A Wi-Fi network flaw could let hackers spy on basically every device on earth. Researchers discovered a huge vulnerability affecting Wi-Fi connections.

Here's how it works. When connecting to Wi-Fi, an attacker can trick a device into connecting to their Wi-Fi access point. Once linked, they can potentially steal personal data. The operating systems at risk include Google Android, Apple Mac OS, and Microsoft Windows. But there's a silver lining. There are no reports of this flaw yet, and some companies have already issued patches.

EARLY START continues right now.

(BEGIN VIDEO CLIP)

DONALD TRUMP, PRESIDENT OF THE UNITED STATES: I can understand fully how Steve Bannon feels. We'll probably now I think, as far as I'm concerned, closer than ever before.

(END VIDEO CLIP)

DAVE BRIGGS, CNN ANCHOR: President Trump walking a very fine line within his own party. A public show of unity with the Senate leader, following a show of support for his former chief strategist who's calling for a takedown of the GOP establishment.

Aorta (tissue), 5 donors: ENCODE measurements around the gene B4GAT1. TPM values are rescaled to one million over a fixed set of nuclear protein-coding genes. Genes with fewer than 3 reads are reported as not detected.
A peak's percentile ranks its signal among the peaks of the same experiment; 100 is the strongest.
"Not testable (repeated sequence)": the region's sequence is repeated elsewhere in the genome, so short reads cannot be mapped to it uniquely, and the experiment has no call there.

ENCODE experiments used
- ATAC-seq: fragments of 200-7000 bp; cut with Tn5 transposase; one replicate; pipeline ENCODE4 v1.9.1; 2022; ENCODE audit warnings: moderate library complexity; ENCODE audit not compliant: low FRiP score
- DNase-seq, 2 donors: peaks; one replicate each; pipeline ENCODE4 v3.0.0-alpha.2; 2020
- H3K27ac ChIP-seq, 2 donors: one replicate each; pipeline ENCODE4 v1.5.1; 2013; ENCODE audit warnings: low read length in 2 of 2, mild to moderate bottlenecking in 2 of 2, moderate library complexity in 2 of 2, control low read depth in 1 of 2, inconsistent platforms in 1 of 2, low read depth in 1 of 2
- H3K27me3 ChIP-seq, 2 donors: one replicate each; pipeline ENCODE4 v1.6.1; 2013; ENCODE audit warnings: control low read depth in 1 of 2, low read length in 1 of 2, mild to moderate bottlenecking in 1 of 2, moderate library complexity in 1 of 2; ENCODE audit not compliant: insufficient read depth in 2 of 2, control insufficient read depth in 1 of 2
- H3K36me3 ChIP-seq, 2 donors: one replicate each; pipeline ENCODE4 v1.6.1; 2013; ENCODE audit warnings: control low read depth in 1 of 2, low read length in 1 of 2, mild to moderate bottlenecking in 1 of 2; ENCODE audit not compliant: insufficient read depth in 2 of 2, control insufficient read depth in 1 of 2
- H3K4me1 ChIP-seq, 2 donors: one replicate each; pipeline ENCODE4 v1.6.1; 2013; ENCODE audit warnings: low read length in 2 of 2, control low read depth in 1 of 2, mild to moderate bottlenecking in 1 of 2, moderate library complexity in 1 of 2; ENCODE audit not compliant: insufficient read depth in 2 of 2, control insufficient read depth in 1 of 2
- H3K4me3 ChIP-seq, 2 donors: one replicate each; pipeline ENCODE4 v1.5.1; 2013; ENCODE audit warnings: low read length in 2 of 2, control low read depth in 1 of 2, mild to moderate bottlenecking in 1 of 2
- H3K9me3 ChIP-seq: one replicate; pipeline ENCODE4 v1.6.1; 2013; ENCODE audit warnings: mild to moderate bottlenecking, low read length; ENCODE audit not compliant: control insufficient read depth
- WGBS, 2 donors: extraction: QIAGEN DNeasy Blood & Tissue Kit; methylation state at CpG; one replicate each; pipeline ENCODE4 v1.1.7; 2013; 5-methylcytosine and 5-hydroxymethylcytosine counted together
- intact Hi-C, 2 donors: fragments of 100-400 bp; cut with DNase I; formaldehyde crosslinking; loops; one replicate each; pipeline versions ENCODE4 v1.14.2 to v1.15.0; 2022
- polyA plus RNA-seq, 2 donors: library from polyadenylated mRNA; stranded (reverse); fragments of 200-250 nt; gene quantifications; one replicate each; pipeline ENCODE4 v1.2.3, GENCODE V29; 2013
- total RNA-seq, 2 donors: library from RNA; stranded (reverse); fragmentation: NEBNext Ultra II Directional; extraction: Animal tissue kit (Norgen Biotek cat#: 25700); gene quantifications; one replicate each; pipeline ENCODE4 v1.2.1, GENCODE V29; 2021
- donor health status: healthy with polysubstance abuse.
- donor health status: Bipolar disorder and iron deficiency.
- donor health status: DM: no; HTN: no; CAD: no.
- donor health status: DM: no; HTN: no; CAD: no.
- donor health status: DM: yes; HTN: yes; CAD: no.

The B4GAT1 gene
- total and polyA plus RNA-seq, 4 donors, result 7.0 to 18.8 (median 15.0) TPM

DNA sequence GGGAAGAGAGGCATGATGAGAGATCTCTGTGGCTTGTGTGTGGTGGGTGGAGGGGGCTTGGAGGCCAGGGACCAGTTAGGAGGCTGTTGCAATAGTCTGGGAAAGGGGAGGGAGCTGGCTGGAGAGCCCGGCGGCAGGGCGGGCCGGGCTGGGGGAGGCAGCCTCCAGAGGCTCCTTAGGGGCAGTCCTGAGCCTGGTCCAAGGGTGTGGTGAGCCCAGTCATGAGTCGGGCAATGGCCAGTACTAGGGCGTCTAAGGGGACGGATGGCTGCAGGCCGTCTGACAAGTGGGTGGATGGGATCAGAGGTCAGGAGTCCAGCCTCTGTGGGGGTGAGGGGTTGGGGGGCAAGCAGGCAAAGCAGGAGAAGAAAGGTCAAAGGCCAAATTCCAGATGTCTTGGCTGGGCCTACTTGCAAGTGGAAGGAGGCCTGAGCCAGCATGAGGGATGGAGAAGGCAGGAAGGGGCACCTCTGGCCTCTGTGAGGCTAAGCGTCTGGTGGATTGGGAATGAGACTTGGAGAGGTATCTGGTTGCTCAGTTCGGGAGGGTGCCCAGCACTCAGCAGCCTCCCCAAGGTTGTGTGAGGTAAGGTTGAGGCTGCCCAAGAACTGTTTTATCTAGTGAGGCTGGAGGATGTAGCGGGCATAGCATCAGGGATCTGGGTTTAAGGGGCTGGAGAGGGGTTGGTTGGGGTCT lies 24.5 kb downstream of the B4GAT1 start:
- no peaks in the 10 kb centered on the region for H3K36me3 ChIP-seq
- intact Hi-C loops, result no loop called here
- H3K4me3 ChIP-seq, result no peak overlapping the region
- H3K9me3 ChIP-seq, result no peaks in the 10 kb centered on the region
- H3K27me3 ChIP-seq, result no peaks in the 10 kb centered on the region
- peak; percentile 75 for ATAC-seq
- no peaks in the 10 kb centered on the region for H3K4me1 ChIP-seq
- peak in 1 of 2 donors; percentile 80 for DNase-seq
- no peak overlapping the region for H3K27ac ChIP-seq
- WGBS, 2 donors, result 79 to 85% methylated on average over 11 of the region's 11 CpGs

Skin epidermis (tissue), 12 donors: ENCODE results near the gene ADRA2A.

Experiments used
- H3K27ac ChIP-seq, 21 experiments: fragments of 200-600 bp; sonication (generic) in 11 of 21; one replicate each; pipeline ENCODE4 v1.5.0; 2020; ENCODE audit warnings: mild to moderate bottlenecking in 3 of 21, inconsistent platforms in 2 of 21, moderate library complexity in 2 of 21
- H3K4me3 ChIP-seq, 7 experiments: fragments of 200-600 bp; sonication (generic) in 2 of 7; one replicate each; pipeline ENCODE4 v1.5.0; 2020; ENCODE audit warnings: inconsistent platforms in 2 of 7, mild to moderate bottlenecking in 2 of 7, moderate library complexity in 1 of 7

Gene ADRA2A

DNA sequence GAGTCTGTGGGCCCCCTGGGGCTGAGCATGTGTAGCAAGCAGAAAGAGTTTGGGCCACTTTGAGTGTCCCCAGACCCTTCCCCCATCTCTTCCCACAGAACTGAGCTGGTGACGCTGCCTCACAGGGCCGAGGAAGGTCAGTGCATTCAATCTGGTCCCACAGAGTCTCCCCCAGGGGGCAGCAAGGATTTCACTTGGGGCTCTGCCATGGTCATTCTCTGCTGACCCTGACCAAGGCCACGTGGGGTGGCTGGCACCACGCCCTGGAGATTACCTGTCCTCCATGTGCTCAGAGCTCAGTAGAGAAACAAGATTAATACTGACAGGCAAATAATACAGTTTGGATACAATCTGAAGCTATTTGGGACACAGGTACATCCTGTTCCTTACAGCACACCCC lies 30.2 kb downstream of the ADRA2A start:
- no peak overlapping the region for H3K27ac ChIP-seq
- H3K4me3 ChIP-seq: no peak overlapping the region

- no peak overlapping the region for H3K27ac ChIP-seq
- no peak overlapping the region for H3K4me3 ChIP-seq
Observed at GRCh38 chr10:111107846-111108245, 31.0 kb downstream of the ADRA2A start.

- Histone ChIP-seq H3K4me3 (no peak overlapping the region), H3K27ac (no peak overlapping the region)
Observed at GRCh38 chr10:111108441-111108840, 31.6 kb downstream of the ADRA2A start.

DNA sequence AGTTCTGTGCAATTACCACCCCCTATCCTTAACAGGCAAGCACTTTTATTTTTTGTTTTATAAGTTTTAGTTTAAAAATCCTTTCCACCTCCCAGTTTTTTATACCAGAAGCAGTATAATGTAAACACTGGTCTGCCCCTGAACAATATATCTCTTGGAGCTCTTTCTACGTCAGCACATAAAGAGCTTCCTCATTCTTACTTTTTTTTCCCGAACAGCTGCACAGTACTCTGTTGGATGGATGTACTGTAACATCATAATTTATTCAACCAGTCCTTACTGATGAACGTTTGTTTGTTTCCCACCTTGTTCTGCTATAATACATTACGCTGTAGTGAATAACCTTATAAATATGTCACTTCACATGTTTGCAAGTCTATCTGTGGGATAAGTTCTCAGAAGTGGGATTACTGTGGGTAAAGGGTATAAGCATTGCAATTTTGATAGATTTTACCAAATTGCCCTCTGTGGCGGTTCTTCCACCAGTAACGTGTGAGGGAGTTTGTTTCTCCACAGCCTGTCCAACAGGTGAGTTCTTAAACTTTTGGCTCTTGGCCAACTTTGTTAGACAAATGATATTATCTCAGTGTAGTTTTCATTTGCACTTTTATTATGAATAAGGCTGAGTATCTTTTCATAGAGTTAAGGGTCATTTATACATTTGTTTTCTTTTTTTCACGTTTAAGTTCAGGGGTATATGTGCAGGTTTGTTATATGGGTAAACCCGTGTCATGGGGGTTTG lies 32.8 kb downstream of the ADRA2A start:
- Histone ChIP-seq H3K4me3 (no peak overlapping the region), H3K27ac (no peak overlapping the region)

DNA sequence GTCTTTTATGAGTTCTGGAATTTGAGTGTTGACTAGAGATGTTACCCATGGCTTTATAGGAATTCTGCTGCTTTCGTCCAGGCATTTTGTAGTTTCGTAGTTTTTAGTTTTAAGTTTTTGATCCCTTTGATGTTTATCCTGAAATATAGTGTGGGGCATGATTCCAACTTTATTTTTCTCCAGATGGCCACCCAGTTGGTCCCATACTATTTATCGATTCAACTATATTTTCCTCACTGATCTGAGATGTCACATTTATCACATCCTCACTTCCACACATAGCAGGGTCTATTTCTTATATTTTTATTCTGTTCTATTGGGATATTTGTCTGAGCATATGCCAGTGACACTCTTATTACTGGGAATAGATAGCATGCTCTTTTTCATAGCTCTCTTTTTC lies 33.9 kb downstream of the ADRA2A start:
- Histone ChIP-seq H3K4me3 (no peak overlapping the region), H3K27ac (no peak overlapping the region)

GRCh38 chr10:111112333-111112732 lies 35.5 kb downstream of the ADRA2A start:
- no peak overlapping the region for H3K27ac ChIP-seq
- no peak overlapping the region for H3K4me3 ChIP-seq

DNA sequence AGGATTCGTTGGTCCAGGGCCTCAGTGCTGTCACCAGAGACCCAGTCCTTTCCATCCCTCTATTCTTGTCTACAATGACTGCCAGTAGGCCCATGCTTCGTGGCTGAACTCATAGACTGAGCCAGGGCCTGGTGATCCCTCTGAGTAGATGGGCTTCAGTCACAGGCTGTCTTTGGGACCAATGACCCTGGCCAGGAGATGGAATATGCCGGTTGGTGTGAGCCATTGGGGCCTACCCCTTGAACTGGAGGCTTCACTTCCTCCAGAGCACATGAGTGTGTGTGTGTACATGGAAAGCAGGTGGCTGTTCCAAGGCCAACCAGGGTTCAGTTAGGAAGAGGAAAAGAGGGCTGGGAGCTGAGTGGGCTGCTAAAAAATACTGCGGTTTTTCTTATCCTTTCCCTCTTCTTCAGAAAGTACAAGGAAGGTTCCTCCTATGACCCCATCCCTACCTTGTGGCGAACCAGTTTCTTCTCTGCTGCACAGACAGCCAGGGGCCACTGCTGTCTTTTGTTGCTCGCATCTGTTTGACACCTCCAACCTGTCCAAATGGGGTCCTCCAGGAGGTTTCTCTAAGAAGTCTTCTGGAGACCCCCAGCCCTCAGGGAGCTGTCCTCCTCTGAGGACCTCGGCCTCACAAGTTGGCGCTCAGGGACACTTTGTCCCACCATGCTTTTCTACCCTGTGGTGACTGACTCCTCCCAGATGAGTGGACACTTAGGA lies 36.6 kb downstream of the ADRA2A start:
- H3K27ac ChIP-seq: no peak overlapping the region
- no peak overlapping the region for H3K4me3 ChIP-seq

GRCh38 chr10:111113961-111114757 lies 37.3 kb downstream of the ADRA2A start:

(BEGIN VIDEO CLIP)

SEN. JOHN MCCAIN (R), ARIZONA: Some half-baked, spurious nationalism, cooked up by people who would rather find scapegoats than solve problems.

(END VIDEO CLIP)

BRIGGS: And Senator John McCain with a pointed message to some of the president's most ardent supporters. McCain warns against the kind of nationalistic attitude he says left others on the ash heap of history.

Good morning and welcome to EARLY START. I'm Dave Briggs. Christine Romans is off. It's Tuesday, October 17th, 5:00 a.m. in the East, it's 12:00 noon in Iraq, 5:30 p.m. in North Korea. We'll have the latest from both regions shortly.

But first, amid growing rancor within the GOP, President Trump is trying to advance his agenda, looking for common ground between Republicans in both the establishment and the populist movement. In a rapid fire series of events Monday the president seemed to align himself with both sides.

First, the president stood up for his former chief strategist Steve Bannon who just a day earlier said this.

(BEGIN VIDEO CLIP)

STEVE BANNON, FORMER WHITE HOUSE CHIEF STRATEGIST: Right now it's a season of war against the GOP establishment. This is not my war, this is our war. And you all didn't start it, the establishment started it.

(END VIDEO CLIP)